Russia, too, is having difficulty mobilising the numbers it needs. Its tactic of hurling vast numbers of men at defended positions, often without proper equipment, can mean daily losses as high as 1000. But the fundamentals point to a gargantuan challenge for Ukraine. With a pool of potential soldiers about four times greater, Russia looks favoured in the long run. In its prisons and poorest areas, joining the army looks rational.

Ukrainian volunteers run through urban warfare training with members of the British Armed Forces at a military camp in South East England.Credit: Getty

Elsewhere, the Kremlin has been able to meet its minimum needs with secret recruitment for a full-scale war that it still pretends is not happening. If it did need to ramp up its mobilisation, the Kremlin would need to admit that Russia is at war. That would not be without political consequences.

Ukrainian critics of the government in Kyiv, meanwhile, charge that the country is only “pretending to mobilise”. Viktor Kevlyuk, a retired colonel who oversaw the implementation of mobilisation policy for the western half of the country from 2014 – when Russia first invaded – to 2021, says Ukraine risks falling into a trap. Russia will step up its mobilisation after its presidential election in March is over, he thinks. Ukraine’s military-intelligence agency, HUR, agrees.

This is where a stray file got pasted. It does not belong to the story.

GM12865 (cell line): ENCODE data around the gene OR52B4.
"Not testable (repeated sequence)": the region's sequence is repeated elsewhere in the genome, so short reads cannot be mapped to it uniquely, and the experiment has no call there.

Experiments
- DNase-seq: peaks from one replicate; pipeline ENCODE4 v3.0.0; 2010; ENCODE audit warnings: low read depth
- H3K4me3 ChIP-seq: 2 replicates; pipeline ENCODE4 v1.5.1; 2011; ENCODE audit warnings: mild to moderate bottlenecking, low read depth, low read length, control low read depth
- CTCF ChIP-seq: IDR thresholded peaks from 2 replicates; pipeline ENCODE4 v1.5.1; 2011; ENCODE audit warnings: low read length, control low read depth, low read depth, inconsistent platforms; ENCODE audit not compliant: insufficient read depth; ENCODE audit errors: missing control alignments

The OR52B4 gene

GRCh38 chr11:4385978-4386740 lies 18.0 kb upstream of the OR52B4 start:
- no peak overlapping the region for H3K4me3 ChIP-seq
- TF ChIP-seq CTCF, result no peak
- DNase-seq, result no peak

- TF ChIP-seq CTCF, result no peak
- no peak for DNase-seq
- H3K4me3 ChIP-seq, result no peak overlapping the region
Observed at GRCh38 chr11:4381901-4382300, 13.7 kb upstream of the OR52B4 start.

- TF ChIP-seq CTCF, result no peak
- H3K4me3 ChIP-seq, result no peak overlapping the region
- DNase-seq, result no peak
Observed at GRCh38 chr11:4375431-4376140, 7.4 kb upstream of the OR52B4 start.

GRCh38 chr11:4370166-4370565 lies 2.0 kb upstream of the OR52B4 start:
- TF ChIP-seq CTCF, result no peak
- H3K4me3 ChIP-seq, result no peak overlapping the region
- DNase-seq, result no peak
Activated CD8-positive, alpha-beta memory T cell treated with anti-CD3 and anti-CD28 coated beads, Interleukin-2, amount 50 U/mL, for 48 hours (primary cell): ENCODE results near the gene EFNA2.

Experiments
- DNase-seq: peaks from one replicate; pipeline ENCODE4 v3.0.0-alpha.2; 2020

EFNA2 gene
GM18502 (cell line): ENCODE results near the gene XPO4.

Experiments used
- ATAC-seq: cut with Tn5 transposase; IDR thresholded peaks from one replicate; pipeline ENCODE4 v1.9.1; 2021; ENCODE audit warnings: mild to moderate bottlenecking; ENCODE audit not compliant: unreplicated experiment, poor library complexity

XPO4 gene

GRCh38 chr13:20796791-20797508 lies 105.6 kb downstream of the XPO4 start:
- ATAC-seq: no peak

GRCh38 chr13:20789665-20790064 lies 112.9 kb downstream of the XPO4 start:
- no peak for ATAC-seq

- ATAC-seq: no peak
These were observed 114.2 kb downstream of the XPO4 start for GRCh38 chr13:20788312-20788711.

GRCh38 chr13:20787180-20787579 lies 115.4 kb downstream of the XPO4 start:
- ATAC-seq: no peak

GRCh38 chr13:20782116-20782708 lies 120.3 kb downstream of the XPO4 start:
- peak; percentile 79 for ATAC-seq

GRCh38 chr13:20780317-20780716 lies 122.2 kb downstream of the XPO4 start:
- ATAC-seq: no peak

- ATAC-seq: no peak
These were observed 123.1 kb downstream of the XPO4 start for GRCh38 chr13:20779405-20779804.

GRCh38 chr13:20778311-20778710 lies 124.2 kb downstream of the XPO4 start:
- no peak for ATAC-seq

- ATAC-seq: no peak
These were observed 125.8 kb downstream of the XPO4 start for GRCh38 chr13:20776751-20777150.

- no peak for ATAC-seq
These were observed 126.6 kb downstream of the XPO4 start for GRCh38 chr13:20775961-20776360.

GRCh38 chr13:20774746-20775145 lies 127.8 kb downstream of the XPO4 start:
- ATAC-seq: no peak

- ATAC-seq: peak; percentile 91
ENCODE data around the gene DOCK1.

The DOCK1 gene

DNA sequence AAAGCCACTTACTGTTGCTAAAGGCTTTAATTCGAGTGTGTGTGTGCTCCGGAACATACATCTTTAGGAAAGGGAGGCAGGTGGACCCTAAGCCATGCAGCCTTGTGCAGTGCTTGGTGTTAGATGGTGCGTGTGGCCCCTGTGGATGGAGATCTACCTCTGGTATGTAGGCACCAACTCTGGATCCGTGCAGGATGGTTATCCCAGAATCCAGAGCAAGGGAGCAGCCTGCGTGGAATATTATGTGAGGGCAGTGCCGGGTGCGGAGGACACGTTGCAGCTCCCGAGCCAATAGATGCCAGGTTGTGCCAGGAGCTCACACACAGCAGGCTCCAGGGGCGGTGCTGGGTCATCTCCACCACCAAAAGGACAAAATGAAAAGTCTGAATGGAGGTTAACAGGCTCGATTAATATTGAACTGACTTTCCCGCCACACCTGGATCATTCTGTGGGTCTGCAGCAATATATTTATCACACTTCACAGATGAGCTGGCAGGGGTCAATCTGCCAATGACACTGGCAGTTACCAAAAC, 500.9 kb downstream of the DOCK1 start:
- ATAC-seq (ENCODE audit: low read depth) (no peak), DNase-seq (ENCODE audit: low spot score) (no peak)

Russian President Vladimir Putin has already signed an edict increasing the size of Russia’s armed forces by 170,000. Kevlyuk argues that Ukraine must respond with a nationwide mobilisation of industry, government and resources. The often-decadent lifestyles of those enjoying safety in Kyiv need to change, he thinks. “This is not a time for imported smoked salmon.”

Throughout the war Ukrainian President Volodymyr Zelensky has resisted the maximalist urgings of his soldiers, much to their chagrin. His top generals have, for example, pushed to lower the age at which non-reservists can be mobilised, which currently stands at 27. Others have proposed a stricter implementation of mobilisation laws.

The president has pushed back partly for political reasons: he does not want to irritate the population unnecessarily. But he is also driven by more noble concerns. “Zelensky wants to do the right thing by Ukrainians,” says a high-level government source. “He doesn’t want to be a dictator.”

Tough decisions lie ahead. For Kevlyuk, the army is a beast that must be fed. “We have no choice other than to be bloodthirsty,” he says. But some officials prefer a more consensual approach. The high-level source predicts media campaigns promoting national sacrifice and warning that Russia continues to pose an existential threat. “If we lose, it will be bad for all of us,” he says.

The task is to convince potential recruits. “Conductor”, one of the men deployed to the ill-fated unit in the Donbas, says he is committed to serving his country, “but only in a way that can be useful”.

In the meantime, he is occupied “24/7” in securing a transfer away from the assault forces. “You can’t just write people’s lives off like this,” he says.

© 2023 The Economist Newspaper Limited. All rights reserved.